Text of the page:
I’m a fan of author David Koenig, one of the première authors of all things Disney. His latest work follows the career of actor/stage impresario Danny Kaye, a man I know little about outside of watching White Christmas. To the uninformed, Kaye’s hostility and moodiness later in his life did lead to unflattering biographies depicting him as an ungrateful man. Danny Kaye: King of Jesters doesn’t present a straight-forward biography of Kaye himself, nor does it go into his personal life and whether the stories about him are true. Koenig prefaces everything by calling King of Jesters a “time capsule” of Kaye’s career on the stage and screen, both big and small (11). The book shines a light on the public personas of Kaye, and how the actor had to decide whether to play “Danny Kaye,” or branch out. For a person like me, with a mild interest in Kaye, I found myself engrossed in the book. It moves briskly, and acts more as an encyclopedia of Kaye’s work. It’s an intriguing way to present who Kaye was to his fans, as opposed to being the usual “glorifying the star” biography.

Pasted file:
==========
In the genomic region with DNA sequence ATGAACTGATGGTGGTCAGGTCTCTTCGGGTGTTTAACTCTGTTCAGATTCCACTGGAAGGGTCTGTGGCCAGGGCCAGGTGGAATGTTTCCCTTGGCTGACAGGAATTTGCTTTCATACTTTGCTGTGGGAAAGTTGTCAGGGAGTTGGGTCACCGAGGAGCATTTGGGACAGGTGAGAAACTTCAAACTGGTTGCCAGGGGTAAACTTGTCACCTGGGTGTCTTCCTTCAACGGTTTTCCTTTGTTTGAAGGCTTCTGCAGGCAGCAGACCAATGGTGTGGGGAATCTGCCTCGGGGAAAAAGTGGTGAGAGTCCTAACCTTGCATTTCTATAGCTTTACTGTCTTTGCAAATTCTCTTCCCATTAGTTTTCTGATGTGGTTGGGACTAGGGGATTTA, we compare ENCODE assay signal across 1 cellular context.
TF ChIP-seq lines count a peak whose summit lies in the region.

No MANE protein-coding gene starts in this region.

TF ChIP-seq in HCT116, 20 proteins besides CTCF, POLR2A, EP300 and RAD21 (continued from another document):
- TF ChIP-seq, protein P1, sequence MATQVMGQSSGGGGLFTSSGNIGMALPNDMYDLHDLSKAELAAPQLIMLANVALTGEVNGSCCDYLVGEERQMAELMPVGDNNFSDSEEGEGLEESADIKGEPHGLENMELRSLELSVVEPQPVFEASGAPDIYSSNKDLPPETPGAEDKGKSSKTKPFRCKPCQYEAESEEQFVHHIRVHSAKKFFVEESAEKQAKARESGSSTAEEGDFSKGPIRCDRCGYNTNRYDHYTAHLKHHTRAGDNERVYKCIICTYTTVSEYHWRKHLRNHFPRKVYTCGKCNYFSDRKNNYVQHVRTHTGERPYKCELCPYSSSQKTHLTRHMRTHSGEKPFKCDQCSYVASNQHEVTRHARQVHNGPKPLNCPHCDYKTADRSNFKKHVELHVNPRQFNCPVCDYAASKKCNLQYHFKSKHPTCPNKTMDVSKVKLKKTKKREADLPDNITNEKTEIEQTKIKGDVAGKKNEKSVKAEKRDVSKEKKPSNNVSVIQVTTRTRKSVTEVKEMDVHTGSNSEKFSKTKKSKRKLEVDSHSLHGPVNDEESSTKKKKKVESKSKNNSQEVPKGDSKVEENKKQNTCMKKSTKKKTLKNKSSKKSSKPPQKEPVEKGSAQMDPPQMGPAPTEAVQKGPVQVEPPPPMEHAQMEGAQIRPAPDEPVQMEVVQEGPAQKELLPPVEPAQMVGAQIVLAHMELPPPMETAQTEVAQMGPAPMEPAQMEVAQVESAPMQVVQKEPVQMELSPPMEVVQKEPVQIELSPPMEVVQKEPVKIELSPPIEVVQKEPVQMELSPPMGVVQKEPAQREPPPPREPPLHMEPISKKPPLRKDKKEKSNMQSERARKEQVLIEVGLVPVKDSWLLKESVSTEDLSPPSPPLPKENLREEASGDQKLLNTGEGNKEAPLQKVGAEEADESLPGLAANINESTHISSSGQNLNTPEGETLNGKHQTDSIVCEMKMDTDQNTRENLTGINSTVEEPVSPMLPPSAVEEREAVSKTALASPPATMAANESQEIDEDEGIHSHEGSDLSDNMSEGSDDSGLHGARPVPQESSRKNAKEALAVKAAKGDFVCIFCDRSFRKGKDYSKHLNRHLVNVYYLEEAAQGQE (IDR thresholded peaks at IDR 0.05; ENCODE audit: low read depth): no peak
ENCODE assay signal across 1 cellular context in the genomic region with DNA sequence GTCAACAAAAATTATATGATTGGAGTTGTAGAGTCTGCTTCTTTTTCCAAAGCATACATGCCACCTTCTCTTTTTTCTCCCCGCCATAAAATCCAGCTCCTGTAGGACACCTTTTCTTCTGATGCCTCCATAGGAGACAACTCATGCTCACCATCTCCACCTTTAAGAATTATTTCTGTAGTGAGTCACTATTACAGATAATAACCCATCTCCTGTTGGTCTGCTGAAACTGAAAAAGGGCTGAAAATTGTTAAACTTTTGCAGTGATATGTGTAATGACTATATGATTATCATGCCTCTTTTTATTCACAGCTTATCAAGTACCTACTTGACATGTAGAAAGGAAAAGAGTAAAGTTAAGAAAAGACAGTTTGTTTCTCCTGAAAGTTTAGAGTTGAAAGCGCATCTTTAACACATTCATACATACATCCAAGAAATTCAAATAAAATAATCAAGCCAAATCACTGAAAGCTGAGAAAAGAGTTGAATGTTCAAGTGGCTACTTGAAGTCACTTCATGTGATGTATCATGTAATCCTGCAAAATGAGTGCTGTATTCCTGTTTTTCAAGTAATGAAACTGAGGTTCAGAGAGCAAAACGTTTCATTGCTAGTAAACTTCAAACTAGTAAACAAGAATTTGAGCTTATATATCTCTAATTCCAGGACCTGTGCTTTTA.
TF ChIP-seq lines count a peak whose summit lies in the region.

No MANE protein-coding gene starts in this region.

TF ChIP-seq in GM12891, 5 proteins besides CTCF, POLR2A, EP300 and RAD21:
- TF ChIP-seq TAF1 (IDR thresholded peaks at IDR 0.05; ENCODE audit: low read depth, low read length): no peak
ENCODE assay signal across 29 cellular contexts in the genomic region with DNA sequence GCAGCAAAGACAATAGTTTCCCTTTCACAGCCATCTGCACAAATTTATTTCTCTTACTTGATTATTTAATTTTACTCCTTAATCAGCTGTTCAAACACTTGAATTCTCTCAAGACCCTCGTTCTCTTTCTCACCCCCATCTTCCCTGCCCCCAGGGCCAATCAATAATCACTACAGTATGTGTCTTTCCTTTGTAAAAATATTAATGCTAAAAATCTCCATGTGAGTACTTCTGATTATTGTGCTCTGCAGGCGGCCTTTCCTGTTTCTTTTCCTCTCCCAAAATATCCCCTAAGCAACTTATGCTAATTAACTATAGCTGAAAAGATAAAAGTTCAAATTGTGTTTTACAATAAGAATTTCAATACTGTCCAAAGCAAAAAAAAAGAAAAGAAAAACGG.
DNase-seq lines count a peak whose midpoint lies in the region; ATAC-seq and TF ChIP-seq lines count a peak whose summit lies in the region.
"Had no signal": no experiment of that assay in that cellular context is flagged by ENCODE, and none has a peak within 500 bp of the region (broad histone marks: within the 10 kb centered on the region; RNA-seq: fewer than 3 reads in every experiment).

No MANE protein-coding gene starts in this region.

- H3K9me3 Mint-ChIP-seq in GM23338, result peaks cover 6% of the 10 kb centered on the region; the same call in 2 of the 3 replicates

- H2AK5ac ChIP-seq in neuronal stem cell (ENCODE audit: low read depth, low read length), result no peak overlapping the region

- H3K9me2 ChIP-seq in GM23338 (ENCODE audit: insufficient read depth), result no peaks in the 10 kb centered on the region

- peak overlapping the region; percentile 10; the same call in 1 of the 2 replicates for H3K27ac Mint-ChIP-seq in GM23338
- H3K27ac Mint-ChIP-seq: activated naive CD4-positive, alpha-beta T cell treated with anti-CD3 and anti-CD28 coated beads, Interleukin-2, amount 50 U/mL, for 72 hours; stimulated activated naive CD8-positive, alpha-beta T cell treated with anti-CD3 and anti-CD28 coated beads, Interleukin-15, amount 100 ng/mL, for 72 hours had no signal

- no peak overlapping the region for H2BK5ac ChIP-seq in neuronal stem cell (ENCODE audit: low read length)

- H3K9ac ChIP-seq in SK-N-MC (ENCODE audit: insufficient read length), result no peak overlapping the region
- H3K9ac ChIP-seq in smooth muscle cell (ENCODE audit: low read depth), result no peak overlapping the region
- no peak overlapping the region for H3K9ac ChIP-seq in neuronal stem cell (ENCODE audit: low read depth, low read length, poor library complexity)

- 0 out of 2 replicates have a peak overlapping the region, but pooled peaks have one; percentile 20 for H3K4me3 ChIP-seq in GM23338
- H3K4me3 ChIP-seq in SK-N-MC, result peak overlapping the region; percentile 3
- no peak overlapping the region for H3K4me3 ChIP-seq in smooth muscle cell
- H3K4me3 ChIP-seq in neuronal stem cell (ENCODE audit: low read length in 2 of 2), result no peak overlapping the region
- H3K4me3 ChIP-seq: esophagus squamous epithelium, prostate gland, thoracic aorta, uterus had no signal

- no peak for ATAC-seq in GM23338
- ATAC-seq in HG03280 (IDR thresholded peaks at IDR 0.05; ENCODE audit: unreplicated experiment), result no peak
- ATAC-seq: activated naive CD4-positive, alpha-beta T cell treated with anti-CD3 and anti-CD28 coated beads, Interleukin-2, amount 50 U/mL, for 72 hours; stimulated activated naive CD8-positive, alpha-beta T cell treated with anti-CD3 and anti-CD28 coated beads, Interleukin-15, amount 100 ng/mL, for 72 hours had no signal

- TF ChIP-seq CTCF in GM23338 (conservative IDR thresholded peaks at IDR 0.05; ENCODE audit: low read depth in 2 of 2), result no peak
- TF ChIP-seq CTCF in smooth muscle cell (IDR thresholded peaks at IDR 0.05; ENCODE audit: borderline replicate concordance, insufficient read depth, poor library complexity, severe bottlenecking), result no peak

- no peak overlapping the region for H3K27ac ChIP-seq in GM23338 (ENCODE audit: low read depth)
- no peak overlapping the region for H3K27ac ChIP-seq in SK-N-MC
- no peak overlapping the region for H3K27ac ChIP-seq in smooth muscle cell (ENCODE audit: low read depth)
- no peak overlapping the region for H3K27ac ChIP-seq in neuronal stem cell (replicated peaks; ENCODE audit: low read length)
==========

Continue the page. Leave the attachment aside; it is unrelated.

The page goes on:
Danny Kaye: King of Jesters is a biography interested in identity. Kaye was the master of mimicking accents and dialects out of his desire to fit in as a child. This, combined with his ability to perform tongue-twisters rapidly, allowed him to create the persona of “Danny Kaye,” versatile vaudevillian. A few Kaye’s friends who are interviewed from make the comic’s life worthy of its own show. The reader is left to questions how much of Kaye’s personality was presented on the stage, and vice versa. King of Jesters doesn’t present itself as a biography, so we never fully answer that question. Once Kaye strikes out on his own, leaving his wife Sylvia Fine and first studio mogul Samuel Goldwyn, Kaye is able to create his own identity; however, it was an issue that would continue throughout his career. Kaye found himself unable to work without the aid of his wife, who created his lyrics, and when Koenig discusses Kaye’s first solo show in England it’s there that Kaye finds his niche by interacting with the audience and making them believe they’ve met “the real Danny Kaye” (124). Unfortunately, the trajectory of King of Jesters details that without Fine, Kaye was unable to differentiate himself from other comic actors. The lyrics of his specialty songs, crafted by Fine, are what set him apart.